Go From Earning Minimum Wage to Launching a Startup

Go From Earning Minimum Wage to Launching a Startup
  • Opening Intro -

    When you're slogging through college classes and spending endless hours on homework assignments, professional success can feel like it's a lifetime away.

    However, there's no reason why you need to put your entrepreneurial ambitions on hold while you're getting your degree.


If you have plans to create a startup — or better yet, more than one startup — here are some thoughts and considerations on how to start the process, even while you’re still in college and working a minimum wage job on the side.

Never Count Yourself Out

It may sound cliche, but one of the key aspects that define entrepreneurs from others is the simple fact that they’re never down for the count. Do they have mistakes? Sure. Do they suffer setbacks? Of course. However, rather than letting these negative events stop them, a business-savvy person simply allows obstacles to fuel the fire and add to that desire for ultimate success.

When it comes to seeding your startup in college, this attitude is critical. It’s easy to shrug your shoulders and give up on, or at least significantly delay, your dream, particularly when you look at your minimum wage, part-time paycheck and consider all of the bills you’re incurring while you’re in school.

If you’re serious about starting your own company, there are multiple ways that you can save up, even with minimum wage in order to finance your ultimate business success.

For example, you can do the following:

  1. Use your natural financial restraints to set reasonable goals and make strategic purchasing decisions.
  2. Work studiously to avoid going into unnecessary debt.
  3. Pick up a side gig to help increase your cash flow.
  4. Look into government assistance and small business loans if necessary.

The point is, don’t use your current circumstances to count yourself out. Instead, use your entrepreneurial creativity to overcome the challenges. You’ll appreciate this problem-solving practice many times over as you grow your businesses in the future.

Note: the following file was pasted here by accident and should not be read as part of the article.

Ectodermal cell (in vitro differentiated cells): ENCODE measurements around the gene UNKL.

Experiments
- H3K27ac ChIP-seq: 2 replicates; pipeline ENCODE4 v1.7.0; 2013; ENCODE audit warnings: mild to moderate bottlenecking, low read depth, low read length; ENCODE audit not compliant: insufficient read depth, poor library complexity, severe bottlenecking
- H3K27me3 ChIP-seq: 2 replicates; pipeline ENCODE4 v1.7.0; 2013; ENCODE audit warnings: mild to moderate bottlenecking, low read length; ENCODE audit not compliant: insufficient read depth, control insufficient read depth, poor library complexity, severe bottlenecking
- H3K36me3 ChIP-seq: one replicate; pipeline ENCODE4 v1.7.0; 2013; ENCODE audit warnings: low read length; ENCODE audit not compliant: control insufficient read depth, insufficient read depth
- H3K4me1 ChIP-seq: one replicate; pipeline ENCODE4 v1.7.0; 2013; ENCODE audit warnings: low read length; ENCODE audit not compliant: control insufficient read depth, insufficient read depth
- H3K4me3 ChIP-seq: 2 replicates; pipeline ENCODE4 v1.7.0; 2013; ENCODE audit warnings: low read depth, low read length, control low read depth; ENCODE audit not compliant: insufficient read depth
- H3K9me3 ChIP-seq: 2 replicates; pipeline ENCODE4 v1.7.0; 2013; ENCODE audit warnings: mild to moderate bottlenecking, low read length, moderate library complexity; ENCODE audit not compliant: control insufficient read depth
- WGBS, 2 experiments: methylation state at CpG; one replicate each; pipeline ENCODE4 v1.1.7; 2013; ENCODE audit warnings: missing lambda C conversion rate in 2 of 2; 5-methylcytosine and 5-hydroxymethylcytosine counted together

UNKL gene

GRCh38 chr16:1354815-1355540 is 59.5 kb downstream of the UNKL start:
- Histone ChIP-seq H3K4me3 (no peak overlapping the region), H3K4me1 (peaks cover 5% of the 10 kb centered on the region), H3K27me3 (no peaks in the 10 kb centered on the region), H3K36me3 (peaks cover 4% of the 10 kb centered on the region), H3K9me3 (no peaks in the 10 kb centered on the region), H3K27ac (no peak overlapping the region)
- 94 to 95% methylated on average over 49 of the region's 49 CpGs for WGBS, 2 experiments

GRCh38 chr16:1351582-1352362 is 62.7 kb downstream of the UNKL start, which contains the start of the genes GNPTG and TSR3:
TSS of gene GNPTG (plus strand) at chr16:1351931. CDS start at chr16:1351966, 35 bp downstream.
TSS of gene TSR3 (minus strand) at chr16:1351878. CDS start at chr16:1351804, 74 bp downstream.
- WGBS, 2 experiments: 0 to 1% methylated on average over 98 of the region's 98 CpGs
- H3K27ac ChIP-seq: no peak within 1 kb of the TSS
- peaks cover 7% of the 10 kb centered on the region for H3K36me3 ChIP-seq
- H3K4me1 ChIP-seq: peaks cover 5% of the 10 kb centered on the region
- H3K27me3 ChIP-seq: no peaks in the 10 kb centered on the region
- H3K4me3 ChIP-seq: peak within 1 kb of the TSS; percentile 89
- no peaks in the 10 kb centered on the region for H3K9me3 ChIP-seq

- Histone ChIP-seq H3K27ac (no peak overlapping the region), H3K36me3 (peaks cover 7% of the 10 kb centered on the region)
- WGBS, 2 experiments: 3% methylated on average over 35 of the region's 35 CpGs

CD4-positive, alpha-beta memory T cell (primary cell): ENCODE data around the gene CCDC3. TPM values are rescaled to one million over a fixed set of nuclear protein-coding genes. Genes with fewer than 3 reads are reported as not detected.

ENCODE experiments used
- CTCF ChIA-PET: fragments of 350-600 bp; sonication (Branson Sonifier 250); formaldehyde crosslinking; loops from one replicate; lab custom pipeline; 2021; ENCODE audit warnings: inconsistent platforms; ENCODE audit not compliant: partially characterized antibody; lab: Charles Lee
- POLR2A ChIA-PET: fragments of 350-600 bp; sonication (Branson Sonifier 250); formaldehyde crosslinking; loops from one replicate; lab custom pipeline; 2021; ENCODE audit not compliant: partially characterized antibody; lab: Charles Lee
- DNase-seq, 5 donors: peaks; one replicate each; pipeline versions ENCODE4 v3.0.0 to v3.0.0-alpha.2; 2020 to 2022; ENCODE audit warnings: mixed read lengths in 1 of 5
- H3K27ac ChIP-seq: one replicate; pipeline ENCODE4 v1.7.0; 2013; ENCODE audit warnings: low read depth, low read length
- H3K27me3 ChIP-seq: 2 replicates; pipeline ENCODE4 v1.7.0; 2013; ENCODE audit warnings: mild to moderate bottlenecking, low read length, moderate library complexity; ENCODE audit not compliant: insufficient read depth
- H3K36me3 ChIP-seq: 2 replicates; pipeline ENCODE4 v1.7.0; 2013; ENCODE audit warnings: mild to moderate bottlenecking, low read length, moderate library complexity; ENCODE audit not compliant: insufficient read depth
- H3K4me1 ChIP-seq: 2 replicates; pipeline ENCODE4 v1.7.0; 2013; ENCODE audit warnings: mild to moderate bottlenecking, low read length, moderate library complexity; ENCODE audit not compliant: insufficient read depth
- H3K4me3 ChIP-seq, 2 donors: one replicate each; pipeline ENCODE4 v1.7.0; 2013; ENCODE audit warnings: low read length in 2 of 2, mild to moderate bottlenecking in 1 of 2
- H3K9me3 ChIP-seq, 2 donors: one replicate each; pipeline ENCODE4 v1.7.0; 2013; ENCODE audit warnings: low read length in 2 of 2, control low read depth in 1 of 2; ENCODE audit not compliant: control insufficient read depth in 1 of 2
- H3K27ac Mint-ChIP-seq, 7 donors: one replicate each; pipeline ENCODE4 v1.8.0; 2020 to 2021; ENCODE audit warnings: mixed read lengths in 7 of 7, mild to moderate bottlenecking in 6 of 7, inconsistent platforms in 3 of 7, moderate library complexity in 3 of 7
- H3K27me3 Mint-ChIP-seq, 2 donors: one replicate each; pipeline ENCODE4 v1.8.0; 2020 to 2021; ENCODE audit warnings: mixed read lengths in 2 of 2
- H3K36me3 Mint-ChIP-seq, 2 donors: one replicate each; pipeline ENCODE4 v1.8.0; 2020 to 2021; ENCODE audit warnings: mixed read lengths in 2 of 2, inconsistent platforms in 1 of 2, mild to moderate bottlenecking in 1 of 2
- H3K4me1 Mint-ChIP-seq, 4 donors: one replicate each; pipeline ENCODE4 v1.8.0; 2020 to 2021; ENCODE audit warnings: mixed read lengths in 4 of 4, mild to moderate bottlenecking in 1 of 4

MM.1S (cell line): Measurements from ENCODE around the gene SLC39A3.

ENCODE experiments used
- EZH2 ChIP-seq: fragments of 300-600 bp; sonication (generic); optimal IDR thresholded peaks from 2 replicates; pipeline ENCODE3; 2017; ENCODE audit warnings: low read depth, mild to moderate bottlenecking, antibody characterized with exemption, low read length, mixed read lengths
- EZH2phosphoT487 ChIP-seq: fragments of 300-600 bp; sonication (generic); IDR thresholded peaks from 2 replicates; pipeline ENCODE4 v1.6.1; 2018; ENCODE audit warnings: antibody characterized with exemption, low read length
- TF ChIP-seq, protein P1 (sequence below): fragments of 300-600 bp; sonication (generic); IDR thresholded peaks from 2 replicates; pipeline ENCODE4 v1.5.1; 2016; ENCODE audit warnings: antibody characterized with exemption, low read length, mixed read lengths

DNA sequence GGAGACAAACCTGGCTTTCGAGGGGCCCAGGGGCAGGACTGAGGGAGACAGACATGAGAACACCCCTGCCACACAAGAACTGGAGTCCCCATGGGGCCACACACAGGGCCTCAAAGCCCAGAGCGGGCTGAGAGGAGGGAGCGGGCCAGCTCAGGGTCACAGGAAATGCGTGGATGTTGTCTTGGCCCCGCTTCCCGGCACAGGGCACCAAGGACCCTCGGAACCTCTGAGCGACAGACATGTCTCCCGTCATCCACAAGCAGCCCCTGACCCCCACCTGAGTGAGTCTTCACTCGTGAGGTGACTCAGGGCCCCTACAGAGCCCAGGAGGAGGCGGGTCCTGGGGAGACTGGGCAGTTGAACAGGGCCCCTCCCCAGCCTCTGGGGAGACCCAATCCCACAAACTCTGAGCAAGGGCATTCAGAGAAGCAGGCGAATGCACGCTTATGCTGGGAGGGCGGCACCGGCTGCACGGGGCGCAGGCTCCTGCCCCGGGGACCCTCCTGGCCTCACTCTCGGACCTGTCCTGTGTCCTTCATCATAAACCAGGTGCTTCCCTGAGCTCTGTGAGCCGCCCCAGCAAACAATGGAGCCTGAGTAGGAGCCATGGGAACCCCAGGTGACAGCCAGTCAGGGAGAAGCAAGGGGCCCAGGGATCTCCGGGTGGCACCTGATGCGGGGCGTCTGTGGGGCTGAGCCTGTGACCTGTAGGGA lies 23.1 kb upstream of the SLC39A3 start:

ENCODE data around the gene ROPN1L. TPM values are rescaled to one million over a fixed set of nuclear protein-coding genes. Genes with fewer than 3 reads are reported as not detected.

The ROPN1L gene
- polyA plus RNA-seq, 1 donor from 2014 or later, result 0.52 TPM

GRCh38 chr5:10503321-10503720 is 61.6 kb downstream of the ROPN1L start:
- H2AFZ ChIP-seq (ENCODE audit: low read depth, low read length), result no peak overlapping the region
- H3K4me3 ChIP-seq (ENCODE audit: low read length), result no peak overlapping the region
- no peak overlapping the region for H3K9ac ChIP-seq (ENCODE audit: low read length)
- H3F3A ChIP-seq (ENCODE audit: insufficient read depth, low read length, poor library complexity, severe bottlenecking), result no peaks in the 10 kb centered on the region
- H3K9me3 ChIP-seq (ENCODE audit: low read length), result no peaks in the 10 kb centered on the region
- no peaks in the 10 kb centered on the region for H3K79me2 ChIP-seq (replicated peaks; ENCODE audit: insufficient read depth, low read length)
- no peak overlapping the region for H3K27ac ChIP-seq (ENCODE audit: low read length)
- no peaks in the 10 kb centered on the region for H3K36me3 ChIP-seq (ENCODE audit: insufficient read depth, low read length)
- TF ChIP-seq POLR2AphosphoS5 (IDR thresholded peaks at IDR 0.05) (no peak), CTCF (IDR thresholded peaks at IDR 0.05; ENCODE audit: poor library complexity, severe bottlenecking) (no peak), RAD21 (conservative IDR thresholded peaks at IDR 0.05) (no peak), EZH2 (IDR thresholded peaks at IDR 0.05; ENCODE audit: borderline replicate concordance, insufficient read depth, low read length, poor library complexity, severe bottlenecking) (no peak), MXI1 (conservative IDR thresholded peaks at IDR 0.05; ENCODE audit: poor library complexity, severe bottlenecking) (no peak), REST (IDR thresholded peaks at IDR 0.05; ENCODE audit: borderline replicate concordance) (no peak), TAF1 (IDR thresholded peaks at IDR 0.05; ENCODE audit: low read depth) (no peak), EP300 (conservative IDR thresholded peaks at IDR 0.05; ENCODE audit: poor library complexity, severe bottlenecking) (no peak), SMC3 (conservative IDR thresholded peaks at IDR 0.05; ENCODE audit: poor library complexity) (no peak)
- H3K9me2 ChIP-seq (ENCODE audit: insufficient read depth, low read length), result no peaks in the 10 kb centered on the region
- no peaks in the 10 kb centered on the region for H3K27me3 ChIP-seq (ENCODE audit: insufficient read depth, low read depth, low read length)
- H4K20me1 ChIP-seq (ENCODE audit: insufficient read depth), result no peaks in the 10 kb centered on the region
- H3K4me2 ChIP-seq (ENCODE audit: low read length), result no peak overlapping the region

Take Risks — Learn From Mistakes

Another key aspect to finding business success is boldly taking risks and then learning from your mistakes. If you’re a doer, this may sound like easy advice, but be careful. It isn’t an excuse to act rashly or recklessly. It’s an encouragement to act boldly when the right time comes.

For instance, if you have nothing more than a germ of a business idea, this likely isn’t the time to take out a $50,000 business loan to turn it into a reality. It’s time to build a plan, create a vision, and generally your ducks in a row.

However, if after a year or two, you graduate and you have your plan and vision in place, you’re going to want to act boldly when it comes time to taking out that loan and diving into your dream.

The key takeaway here is to be ready to take action when necessary, and then be ready to learn from your mistakes as you go along.

Create a Long-Term Vision and Build a Long-term Plan

The long-term vision of your new enterprise is a critical component that should be set in place before you launch anything. This includes both your business plan as well as things like your purposes and goals. Before you purchase a “We’re Open” sign or talk to an investor, make sure to ask yourself a few questions to bring your vision into focus:

  1. What am I trying to accomplish with this business?
  2. How can I align a profitable, sustainable business model with this goal?
  3. What do I define as true “success?”
  4. Am I creating a business in a domain that I have some experience with or knowledge about?

As you develop your vision, you can begin to work on a business plan that identifies your business goals and then fleshes out how you will reach each objective.

Remember, a real business plan is detailed and specific. Sure, you can’t predict exactly what will happen, but the goal should include properly thinking out how your business will be launched, how it will grow, and what it will take for it to succeed. Here are a few questions you can ask yourself as you build your business plan:

  1. What research do I need to conduct in order to properly understand specifically how to launch a startup in my intended industry?
  2. Have I considered sales, marketing, profit and loss projections, and other financials?
  3. Have I created a company profile that includes my products and services, resources, and target market?
  4. Have I considered what it is that will make my business unique?
  5. Have I fleshed out a business plan that I can adjust and adapt as I learn more about my industry, market, and target audience?
other valuable tips:

As you develop your vision, goals, and business plan, these will become the bedrock that you can lean on as you move forward. They aren’t set in stone, and they can certainly be adjusted as you learn and grow, but regardless of their specific content, having these in place as you begin can provide essential guidance throughout the startup process.

Becoming an Overcomer

It’s easy to feel despondent when you’re working through college and making minimum wage. Dreams and success can feel a long way off. However, if you take the time to be financially responsible, take thoughtful risks, learn from your mistakes, and build a genuine, thought-out vision and business plan, you can set yourself on an entrepreneurial trajectory that is bound for success sooner or later.

Image Credit: earning minimum wage by Pexel

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